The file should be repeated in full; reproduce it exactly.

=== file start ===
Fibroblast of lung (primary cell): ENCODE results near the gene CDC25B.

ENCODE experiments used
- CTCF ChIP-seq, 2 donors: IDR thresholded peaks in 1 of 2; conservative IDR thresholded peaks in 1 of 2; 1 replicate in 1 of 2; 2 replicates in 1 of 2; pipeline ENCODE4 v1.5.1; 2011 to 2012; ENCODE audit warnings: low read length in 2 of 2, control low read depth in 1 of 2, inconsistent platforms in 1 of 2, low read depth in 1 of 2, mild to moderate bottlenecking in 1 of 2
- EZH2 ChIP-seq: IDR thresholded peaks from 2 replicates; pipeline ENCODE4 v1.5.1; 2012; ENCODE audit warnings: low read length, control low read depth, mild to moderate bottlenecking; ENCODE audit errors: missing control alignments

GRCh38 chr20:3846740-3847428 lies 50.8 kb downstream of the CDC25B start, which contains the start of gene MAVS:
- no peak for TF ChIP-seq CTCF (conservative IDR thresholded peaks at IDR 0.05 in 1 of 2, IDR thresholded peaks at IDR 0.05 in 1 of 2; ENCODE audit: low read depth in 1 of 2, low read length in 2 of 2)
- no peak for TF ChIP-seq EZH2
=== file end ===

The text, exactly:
Fibroblast of lung (primary cell): ENCODE results near the gene CDC25B.

ENCODE experiments used
- CTCF ChIP-seq, 2 donors: IDR thresholded peaks in 1 of 2; conservative IDR thresholded peaks in 1 of 2; 1 replicate in 1 of 2; 2 replicates in 1 of 2; pipeline ENCODE4 v1.5.1; 2011 to 2012; ENCODE audit warnings: low read length in 2 of 2, control low read depth in 1 of 2, inconsistent platforms in 1 of 2, low read depth in 1 of 2, mild to moderate bottlenecking in 1 of 2
- EZH2 ChIP-seq: IDR thresholded peaks from 2 replicates; pipeline ENCODE4 v1.5.1; 2012; ENCODE audit warnings: low read length, control low read depth, mild to moderate bottlenecking; ENCODE audit errors: missing control alignments

GRCh38 chr20:3846740-3847428 lies 50.8 kb downstream of the CDC25B start, which contains the start of gene MAVS:
- no peak for TF ChIP-seq CTCF (conservative IDR thresholded peaks at IDR 0.05 in 1 of 2, IDR thresholded peaks at IDR 0.05 in 1 of 2; ENCODE audit: low read depth in 1 of 2, low read length in 2 of 2)
- no peak for TF ChIP-seq EZH2